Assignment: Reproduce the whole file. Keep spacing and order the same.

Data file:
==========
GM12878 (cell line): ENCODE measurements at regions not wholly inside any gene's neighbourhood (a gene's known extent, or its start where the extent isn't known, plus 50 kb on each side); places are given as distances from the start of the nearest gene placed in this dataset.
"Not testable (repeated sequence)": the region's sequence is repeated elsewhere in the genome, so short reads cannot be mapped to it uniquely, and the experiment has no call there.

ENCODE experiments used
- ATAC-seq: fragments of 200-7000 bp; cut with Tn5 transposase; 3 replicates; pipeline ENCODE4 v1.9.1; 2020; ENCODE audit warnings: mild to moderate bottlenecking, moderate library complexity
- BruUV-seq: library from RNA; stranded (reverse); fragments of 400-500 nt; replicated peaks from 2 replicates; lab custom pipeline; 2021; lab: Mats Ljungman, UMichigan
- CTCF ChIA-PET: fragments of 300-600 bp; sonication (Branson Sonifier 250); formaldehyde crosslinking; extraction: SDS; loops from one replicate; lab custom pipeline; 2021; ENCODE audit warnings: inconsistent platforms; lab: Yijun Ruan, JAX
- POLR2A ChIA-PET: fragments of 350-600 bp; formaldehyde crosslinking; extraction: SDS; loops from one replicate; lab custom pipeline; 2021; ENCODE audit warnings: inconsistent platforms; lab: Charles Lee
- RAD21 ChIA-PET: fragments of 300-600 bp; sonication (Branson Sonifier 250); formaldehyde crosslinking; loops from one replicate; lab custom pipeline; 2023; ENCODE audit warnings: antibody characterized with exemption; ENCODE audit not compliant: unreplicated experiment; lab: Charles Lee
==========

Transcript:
GM12878 (cell line): ENCODE measurements at regions not wholly inside any gene's neighbourhood (a gene's known extent, or its start where the extent isn't known, plus 50 kb on each side); places are given as distances from the start of the nearest gene placed in this dataset.
"Not testable (repeated sequence)": the region's sequence is repeated elsewhere in the genome, so short reads cannot be mapped to it uniquely, and the experiment has no call there.

ENCODE experiments used
- ATAC-seq: fragments of 200-7000 bp; cut with Tn5 transposase; 3 replicates; pipeline ENCODE4 v1.9.1; 2020; ENCODE audit warnings: mild to moderate bottlenecking, moderate library complexity
- BruUV-seq: library from RNA; stranded (reverse); fragments of 400-500 nt; replicated peaks from 2 replicates; lab custom pipeline; 2021; lab: Mats Ljungman, UMichigan
- CTCF ChIA-PET: fragments of 300-600 bp; sonication (Branson Sonifier 250); formaldehyde crosslinking; extraction: SDS; loops from one replicate; lab custom pipeline; 2021; ENCODE audit warnings: inconsistent platforms; lab: Yijun Ruan, JAX
- POLR2A ChIA-PET: fragments of 350-600 bp; formaldehyde crosslinking; extraction: SDS; loops from one replicate; lab custom pipeline; 2021; ENCODE audit warnings: inconsistent platforms; lab: Charles Lee
- RAD21 ChIA-PET: fragments of 300-600 bp; sonication (Branson Sonifier 250); formaldehyde crosslinking; loops from one replicate; lab custom pipeline; 2023; ENCODE audit warnings: antibody characterized with exemption; ENCODE audit not compliant: unreplicated experiment; lab: Charles Lee